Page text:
By Michael Hurley, CBS Boston
BOSTON (CBS) — That was not pretty. And for Red Sox fans with emotional investment in every pitch, it was no doubt a long night. A very long night.
Nevertheless, the Red Sox have themselves a 1-0 series lead in the ALDS after hanging on for a 5-4 victory in Game 1 against the Yankees.
Here’s how it happened.
–Rick Porcello is now the Red Sox’ best eighth inning guy. Well, for one night, anyway. Manager Alex Cora was seemingly out of any other options when he called upon the announced Game 3 starter to enter in relief of a two-run game in the eighth inning. And Porcello made it look like a great decision, as he quickly recorded two outs.
Gleyber Torres did reach base with two outs on a dribbler up the third-base line, which prompted Cora to remove Porcello for Craig Kimbrel. The closer was able to get out of the inning without any issue, and that stability from Porcello was much-needed on a night when Boston’s bullpen was a bit of a roller coaster.
–J.D. Martinez had himself a pretty good first postseason at-bat as a member of the Red Sox. He turned on an inside fastball and absolutely crushed it for a three-run homer in the bottom of the first inning.
The pitch itself was well inside, off the plate, but that didn’t stop him from squaring it up and hitting the baseball about as hard as any human can hit a baseball.
Martinez went 2-for-4 on the night. That included a 400-foot fly out to right field.
–Chris Sale was an ace. For the most part.
For five innings, Sale calmed all the nerves and worries of Red Sox fans who weren’t sure about his health. He was consistently hitting 95 mph when he needed/wanted to, he recorded eight strikeouts, and his slider was absolutely devastating. (His changeup wasn’t bad, either.)
It was, overall, an encouraging start for Sale. The final line may not fully show that, because he allowed a couple of base runners on some hard-hit singles by Aaron Judge and Giancarlo Stanton before getting lifted with one out in the fifth. Ryan Brasier allowed both inherited runners to score, and both were charged to Sale.
But certainly, on a night when the Sox put five quick runs on the board, Sale pitched well enough for the Red Sox to win.
–Ryan Brasier created a big ol’ mess. Alex Cora showed tremendous faith in the right-hander by going to him first out of the pen. But Brasier didn’t come through.
He allowed an RBI single to Luke Voit on his first pitch, and he allowed another run to score when Didi Gregorius grounded into a fielder’s choice after an eight-pitch battle. Brasier then threw a wild pitch (that traveled about 45 feet) and walked Miguel Andujar, ending the reliever’s night.
If you were looking to add a name to your list of trustworthy bullpen arms this postseason, Brasier’s debut probably wouldn’t quite cut it.
–Brandon Workman cleaned up that mess — but not before adding some gasoline to the fire. Workman entered in relief of Brasier and went right ahead and walked Gary Sanchez on four pitches. Now with the bases loaded, Workman was struggling to find the plate against Gleyber Torres.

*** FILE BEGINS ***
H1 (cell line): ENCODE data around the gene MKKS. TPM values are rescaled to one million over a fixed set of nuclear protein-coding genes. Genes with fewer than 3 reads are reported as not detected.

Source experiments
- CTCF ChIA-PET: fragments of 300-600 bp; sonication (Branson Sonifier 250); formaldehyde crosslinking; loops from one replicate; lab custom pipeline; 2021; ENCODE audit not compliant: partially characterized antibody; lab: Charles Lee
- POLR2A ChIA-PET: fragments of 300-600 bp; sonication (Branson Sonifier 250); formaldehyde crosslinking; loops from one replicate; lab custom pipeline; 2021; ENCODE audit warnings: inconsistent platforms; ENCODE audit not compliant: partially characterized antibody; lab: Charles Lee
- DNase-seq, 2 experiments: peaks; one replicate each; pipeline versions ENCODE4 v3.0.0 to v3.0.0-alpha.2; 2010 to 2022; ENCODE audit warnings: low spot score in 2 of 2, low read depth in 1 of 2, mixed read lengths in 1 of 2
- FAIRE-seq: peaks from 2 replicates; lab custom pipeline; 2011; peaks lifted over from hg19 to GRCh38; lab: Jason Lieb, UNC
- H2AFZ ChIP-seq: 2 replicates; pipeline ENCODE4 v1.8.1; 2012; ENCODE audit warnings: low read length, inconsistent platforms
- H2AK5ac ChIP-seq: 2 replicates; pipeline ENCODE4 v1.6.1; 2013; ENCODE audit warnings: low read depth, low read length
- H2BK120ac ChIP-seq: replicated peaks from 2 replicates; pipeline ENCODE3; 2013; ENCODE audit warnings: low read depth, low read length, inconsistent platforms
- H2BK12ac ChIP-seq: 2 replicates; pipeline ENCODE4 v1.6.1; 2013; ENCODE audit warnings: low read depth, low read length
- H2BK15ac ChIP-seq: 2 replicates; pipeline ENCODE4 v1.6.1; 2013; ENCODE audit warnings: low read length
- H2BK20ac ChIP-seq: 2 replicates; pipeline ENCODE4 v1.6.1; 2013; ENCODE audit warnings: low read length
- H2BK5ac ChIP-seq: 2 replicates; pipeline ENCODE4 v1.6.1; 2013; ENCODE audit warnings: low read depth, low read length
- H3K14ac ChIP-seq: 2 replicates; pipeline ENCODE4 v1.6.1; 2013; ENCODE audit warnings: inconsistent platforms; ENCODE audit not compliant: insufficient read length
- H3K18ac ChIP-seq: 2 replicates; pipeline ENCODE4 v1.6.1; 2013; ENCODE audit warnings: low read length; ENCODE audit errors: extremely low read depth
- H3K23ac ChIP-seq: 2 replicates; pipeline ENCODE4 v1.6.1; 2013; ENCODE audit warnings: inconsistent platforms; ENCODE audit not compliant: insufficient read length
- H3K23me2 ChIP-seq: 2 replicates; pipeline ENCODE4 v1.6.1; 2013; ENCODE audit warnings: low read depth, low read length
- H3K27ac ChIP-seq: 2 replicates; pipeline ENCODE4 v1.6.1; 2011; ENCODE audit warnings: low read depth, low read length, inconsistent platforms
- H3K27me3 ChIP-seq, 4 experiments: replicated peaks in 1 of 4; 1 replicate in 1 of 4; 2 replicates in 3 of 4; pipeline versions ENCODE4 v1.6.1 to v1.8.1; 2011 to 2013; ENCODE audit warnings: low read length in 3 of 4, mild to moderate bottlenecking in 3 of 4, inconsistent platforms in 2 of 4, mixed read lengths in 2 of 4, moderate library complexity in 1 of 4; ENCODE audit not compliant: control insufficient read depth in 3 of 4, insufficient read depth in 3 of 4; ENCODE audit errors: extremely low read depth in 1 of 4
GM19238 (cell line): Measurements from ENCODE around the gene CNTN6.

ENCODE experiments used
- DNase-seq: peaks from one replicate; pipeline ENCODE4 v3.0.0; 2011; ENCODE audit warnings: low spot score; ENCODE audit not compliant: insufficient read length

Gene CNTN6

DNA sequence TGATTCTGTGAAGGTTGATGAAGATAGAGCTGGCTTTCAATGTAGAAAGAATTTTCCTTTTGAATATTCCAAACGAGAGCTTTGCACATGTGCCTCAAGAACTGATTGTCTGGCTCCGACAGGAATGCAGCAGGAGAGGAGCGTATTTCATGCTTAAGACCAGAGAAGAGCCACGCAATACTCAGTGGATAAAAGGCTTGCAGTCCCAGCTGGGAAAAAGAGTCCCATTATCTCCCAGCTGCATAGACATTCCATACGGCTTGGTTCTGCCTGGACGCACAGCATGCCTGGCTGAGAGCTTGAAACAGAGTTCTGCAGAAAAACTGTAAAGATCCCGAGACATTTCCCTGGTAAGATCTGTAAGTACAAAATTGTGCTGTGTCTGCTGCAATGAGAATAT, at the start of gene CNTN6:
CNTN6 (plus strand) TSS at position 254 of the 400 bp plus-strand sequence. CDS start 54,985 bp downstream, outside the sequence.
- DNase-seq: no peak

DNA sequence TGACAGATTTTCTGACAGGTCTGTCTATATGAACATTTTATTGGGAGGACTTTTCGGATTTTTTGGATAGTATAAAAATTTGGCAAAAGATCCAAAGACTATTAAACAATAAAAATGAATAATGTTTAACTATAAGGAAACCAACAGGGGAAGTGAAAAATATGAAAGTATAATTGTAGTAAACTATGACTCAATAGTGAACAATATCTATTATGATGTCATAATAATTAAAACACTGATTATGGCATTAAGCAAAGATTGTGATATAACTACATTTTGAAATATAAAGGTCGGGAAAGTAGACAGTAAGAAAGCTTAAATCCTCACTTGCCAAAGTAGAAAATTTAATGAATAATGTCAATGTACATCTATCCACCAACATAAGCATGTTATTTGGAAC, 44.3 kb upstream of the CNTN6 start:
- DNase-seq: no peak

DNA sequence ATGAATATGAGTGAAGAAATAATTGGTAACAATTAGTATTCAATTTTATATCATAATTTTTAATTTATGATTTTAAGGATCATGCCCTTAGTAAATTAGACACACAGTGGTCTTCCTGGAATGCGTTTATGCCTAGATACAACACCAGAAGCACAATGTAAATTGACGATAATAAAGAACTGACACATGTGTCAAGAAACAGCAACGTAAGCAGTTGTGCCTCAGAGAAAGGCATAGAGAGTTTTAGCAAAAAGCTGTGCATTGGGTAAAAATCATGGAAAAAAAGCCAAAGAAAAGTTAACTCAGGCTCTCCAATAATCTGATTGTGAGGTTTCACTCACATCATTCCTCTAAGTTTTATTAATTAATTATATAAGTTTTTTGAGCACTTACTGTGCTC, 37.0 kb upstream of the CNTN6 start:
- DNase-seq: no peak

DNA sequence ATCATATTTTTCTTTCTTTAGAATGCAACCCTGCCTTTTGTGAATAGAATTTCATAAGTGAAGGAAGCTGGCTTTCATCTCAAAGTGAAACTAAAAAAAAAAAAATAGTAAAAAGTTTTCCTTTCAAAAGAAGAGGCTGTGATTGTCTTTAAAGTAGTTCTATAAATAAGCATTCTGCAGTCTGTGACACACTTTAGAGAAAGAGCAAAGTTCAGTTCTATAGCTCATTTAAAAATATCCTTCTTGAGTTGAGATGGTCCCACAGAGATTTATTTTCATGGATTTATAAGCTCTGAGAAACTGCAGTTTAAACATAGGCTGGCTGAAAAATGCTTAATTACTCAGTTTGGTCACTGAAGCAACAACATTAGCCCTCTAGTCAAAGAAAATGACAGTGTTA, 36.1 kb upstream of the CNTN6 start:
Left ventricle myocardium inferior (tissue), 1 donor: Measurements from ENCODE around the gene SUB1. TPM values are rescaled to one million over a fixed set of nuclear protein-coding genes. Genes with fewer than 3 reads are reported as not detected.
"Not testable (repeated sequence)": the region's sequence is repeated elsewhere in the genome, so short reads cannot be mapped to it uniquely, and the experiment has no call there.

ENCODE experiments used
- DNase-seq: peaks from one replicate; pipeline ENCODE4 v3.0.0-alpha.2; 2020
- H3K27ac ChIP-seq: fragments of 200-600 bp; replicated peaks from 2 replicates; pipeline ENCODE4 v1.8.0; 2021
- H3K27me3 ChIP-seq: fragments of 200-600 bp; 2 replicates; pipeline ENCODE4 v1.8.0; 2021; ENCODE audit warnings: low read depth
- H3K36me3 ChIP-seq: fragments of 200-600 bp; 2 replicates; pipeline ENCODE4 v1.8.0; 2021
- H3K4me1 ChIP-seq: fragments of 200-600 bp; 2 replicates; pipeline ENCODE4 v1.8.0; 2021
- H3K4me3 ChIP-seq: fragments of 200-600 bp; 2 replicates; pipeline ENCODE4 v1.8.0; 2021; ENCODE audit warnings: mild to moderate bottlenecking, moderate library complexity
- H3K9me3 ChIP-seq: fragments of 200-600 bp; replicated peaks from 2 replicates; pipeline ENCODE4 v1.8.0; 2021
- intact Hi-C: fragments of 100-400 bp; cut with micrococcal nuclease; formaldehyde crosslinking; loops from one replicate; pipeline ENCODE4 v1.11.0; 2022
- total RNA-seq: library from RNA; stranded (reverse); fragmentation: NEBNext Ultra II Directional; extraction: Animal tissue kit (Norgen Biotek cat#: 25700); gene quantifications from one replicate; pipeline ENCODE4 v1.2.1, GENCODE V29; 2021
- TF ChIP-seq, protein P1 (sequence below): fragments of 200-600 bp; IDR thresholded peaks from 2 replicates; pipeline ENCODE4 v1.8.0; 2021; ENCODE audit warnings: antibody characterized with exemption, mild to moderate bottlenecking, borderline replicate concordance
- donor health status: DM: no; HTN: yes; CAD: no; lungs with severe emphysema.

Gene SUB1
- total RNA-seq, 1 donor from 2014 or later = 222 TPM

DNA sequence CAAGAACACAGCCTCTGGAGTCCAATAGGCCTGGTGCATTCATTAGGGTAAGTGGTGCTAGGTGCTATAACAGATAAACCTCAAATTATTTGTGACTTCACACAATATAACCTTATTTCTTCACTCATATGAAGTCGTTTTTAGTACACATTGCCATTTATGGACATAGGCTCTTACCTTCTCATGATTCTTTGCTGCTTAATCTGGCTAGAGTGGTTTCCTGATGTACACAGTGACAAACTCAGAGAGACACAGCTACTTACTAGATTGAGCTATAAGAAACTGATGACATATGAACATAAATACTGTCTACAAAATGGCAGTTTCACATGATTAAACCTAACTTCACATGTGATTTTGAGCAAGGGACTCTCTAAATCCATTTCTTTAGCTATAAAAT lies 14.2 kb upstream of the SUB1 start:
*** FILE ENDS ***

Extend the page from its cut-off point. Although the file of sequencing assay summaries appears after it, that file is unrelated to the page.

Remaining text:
But Workman regrouped, hit the outside edge with a fastball on a 3-1 count, and then got Torres to chase a breaking ball for a swinging strike three to leave the bases loaded.
–Matt Barnes was a bit of a roller coaster, but he got Giancarlo Stanton to strike out swinging with the bases juiced in the seventh. Granted, the bases were loaded only because Barnes walked Brett Gardner, but still, this was a huge moment. The score was 5-2 at the time, and Barnes was able to escape that inning with the score at 5-3.
–New York’s bullpen, on the other hand, was excellent. The quartet of Chad Green, Lance Lynn, Zach Britton and David Robertson combined to pitch six innings, giving up no runs along the way. They helped prevent this one from getting out of hand, after J.A. Happ allowed five runs in his two-plus innings of work. Those runs were charged to Happ, but Green was on the mound when they scored. Still, Aaron Boone has to feel heartened by his bullpen’s performance in this one.
In those six innings of work from Yankees relievers, the Red Sox managed just four hits and two walks while striking out five times.
–Sandy Leon was immense behind the plate. In that stressful seventh inning, Leon was forced to keep four or five breaking balls in front of him while runners were on base. Though one pitch — a 50-footer from Brasier — bounced up and over the net behind the plate, Leon was able to stop the rest.
–It was a rough night for Giancarlo Stanton. He not only had the aforementioned strikeout with the bases loaded and nobody out, but he also struck out on just three pitches against Kimbrel in the ninth. He looked bad on the final pitch too, as Kimbrel snapped off a breaking ball and made the big man’s legs buckle, just before he was rung up by the home plate umpire.
Stanton went 1-for-5 with four strikeouts.
–The Sox stopped scoring after the third inning. A Steve Pearce RBI single and a Xander Bogaerts sacrifice fly made the Sox’ lead grow to 5-0 in the third, but that would be it for the Boston bats. As has been mentioned, the New York bullpen was strong. But as we saw with much of the bullpen work from Boston, five runs probably won’t be enough to win every night.
–Craig Kimbrel recorded his second career playoff save, and his first since 2013.
He did allow a solo homer to Aaron Judge to lead off the ninth, but that may be a tip your cap type of moment. And Kimbrel responded well, retiring he next three batters, all via the strikeout.
–What’s next: David Price. Masahiro Tanaka. Game 2.
It’ll be a late one, so brew an extra pot of coffee in the afternoon and get ready for what could be a long one. First pitch is at 8:15 p.m.